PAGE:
There is so much wrong in this that feeble minds would be at a loss as to where to start. But I know my history, I know how traffic is in Caracas and I know how to use the Metro even if it has become an exercise I avoid as much as possible, if anythign for the Ali Primera music forced on us.

The first thing that Claudio misses is the original purpose of Line 5 , probably already under planning by the time Chavez was preparing his 1992 coup. Then Claudio was in all likelihood a small time neighborhood thug, a time from which he kept his speech ways. If you look at the Subway map above you will notice immediately the East West direction, to which lateral valleys are connected. The geology dictates that but the uncontrolled and unplanned growth makes this natural handicap a disaster. Note: line 5 is line 4 on this "official map" but chavismo loves to change names and numbers.

Soon after Line 1 was was opened there was an interesting phenomenon observed: whenever an "accident" happened in the Metro, everybody was late to work or for home. That is, a single East West line was very vulnerable to, say, a suicide, and all Caracas would be affected. Soon it became obvious that Line 1 was insufficient and that is when plans for line 5 and a still distant third parallel line were accelerated. It might seem crazy in a way to make so many parallel lines but the human circulation justifies them perfectly well. If you doubt me just drive around Caracas between 4 and 7 PM, East West, or North South blocked by East West, and get back to me.

The second thing is that Claudio totally misses the structure of the neighborhood where he decided to suppress a station. This is better explained looking at the map below lifted from El Nacional.

Claudio might be Metro director but he obviously does not take the subway to go home at night, and certainly not through almost any of the stations featured in this graph.

First, why Bello Campo should not be closed

True, Bello Campo RIGHT NOW would not be a major Caracas station, but that does not mean it is not important contrary to what our Amateur Metro president thinks. Chacao is another extremely busy station at rush hour and Bello Campo would be a nice option for the harassed office workers. And Bello Campo is close from a major shopping Mall and other commercial areas that depend on Chacao station, causing a lot of traffic congestion. Last but not least Bello Campo is one of the few neighborhoods in an area where there is possible business development that would happen for sure once a subway station is built, releasing the pressure on small areas like historical Chacao to survive as inhabited areas. Not to mention that Bello Campo would be next door to a lower class wedge between Altamira and Bello Campo! Are those not supposed to be chavista voters?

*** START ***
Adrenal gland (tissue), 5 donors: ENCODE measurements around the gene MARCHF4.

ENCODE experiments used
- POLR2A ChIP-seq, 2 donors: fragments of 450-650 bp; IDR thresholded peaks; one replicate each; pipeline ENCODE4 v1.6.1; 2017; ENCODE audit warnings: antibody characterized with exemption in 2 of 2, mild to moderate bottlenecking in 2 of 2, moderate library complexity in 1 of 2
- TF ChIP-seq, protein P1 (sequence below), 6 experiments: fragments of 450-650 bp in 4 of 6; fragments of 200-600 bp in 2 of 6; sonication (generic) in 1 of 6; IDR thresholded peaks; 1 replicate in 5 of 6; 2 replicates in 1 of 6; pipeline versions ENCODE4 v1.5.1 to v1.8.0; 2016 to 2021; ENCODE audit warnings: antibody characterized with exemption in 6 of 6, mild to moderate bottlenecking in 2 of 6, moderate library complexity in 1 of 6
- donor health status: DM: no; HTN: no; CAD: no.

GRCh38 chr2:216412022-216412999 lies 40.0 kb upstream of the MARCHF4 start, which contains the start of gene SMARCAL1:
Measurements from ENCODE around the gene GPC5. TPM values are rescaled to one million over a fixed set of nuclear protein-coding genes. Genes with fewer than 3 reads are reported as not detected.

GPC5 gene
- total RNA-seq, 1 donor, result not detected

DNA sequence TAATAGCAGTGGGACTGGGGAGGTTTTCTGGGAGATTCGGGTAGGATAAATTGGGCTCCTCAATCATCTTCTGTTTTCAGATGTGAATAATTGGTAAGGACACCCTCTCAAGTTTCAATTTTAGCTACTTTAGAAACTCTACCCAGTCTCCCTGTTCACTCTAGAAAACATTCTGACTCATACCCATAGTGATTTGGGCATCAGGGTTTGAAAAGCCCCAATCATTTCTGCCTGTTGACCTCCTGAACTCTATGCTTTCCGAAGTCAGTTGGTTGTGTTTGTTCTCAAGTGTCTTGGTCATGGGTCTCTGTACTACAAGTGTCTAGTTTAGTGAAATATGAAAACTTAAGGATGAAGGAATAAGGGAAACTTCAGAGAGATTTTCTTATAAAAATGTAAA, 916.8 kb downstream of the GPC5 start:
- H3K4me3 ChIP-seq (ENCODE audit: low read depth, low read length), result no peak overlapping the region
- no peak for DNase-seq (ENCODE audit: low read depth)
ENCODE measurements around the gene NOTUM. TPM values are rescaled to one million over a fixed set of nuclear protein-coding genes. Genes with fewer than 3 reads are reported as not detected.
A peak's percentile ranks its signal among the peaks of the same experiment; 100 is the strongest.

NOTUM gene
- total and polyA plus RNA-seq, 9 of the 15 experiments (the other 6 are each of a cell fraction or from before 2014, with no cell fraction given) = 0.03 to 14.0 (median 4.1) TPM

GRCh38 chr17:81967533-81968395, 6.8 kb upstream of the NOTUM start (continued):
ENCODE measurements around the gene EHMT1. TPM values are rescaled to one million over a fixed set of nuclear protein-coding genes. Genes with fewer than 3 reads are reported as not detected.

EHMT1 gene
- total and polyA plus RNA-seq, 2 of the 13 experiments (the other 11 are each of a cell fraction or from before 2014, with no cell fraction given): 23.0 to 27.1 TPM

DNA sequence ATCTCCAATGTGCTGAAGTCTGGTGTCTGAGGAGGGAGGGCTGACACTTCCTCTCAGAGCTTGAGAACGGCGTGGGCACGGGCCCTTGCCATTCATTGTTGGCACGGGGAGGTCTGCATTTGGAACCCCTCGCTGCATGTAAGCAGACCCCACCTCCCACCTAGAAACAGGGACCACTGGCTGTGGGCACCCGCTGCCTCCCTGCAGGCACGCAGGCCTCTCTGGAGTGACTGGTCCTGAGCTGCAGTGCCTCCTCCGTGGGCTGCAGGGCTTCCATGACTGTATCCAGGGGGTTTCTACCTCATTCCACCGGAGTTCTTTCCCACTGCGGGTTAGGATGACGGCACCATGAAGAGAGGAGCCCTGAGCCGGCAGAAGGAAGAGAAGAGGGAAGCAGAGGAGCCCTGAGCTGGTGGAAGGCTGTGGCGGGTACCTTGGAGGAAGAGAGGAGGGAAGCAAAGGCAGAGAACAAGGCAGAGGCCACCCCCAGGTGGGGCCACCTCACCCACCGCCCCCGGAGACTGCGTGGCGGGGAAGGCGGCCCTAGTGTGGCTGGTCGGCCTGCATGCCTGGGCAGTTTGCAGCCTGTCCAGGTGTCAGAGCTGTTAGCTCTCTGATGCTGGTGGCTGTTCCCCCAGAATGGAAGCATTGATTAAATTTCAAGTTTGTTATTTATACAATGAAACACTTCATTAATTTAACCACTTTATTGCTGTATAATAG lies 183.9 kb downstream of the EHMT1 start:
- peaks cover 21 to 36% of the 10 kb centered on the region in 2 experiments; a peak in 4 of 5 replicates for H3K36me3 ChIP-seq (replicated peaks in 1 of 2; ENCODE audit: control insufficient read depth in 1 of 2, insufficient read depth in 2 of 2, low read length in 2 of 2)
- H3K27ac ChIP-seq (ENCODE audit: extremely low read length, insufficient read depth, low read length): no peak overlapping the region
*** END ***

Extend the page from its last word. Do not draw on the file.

Chacaito Las Mercedes now
  • Chacaito is the busiest station of the area, maybe Caracas, because form there leave all the buses that go South, to Middle Class Prados del Este as well as to Lower Class Las Minas. As such the Chacaito area is usually collapsed half of the day by buses parked in double and triple file.
  • One or two of the Las Mercedes stations will pick up these bus traffic leaving Chacaito only for bus routes for Northern areas of Caracas or out of Caracas.
  • If Las Mercedesi s eliminated, one of the arguments of Claudio falls down because the distance between Bello Monte and Tamanaco would be simply too long.
  • Also the Principal de Las Mercedes is long enough to deserve two stations. Depending on where exactly the station is located the La Hoyada Capitolio dimwit statement falls flat on its face.
  • South of Chacaito there is a lot of business and commerce and a Las Mercedes station would be a nice option for the folks working there, further decongesting Chacaito.
And more other arguemtns that I coudl write, but I have saved for the end the utter idiocy of Claudio argument.

He says that the only folks that go Las Mercedes are rich people hitting the dining/party circuit. I cannot think of a crassest statement, of a more horrifying nouveau-riche-let-them-eat- cake reason. What about all the waiters, the cooks, the bartenders, the garbage collectors, the sales clerk, etc, etc that work in Las Mercedes? Are they not entitled to a fast subway ride too?